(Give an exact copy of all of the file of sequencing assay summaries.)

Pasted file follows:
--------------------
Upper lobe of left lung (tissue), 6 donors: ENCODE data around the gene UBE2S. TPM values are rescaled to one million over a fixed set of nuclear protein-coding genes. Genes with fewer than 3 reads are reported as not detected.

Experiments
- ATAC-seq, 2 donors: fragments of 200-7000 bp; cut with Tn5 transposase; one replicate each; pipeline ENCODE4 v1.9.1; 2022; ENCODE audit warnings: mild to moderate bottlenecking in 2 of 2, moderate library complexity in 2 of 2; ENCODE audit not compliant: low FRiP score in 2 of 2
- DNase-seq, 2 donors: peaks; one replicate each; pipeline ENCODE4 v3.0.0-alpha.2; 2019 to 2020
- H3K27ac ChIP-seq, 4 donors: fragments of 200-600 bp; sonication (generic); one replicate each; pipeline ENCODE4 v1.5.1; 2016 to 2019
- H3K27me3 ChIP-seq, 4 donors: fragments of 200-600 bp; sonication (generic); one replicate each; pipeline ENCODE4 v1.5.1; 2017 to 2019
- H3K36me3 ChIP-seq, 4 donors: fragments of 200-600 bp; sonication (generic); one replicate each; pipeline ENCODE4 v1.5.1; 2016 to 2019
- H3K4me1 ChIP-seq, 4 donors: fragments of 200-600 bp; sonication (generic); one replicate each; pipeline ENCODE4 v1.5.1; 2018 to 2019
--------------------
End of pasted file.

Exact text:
Upper lobe of left lung (tissue), 6 donors: ENCODE data around the gene UBE2S. TPM values are rescaled to one million over a fixed set of nuclear protein-coding genes. Genes with fewer than 3 reads are reported as not detected.

Experiments
- ATAC-seq, 2 donors: fragments of 200-7000 bp; cut with Tn5 transposase; one replicate each; pipeline ENCODE4 v1.9.1; 2022; ENCODE audit warnings: mild to moderate bottlenecking in 2 of 2, moderate library complexity in 2 of 2; ENCODE audit not compliant: low FRiP score in 2 of 2
- DNase-seq, 2 donors: peaks; one replicate each; pipeline ENCODE4 v3.0.0-alpha.2; 2019 to 2020
- H3K27ac ChIP-seq, 4 donors: fragments of 200-600 bp; sonication (generic); one replicate each; pipeline ENCODE4 v1.5.1; 2016 to 2019
- H3K27me3 ChIP-seq, 4 donors: fragments of 200-600 bp; sonication (generic); one replicate each; pipeline ENCODE4 v1.5.1; 2017 to 2019
- H3K36me3 ChIP-seq, 4 donors: fragments of 200-600 bp; sonication (generic); one replicate each; pipeline ENCODE4 v1.5.1; 2016 to 2019
- H3K4me1 ChIP-seq, 4 donors: fragments of 200-600 bp; sonication (generic); one replicate each; pipeline ENCODE4 v1.5.1; 2018 to 2019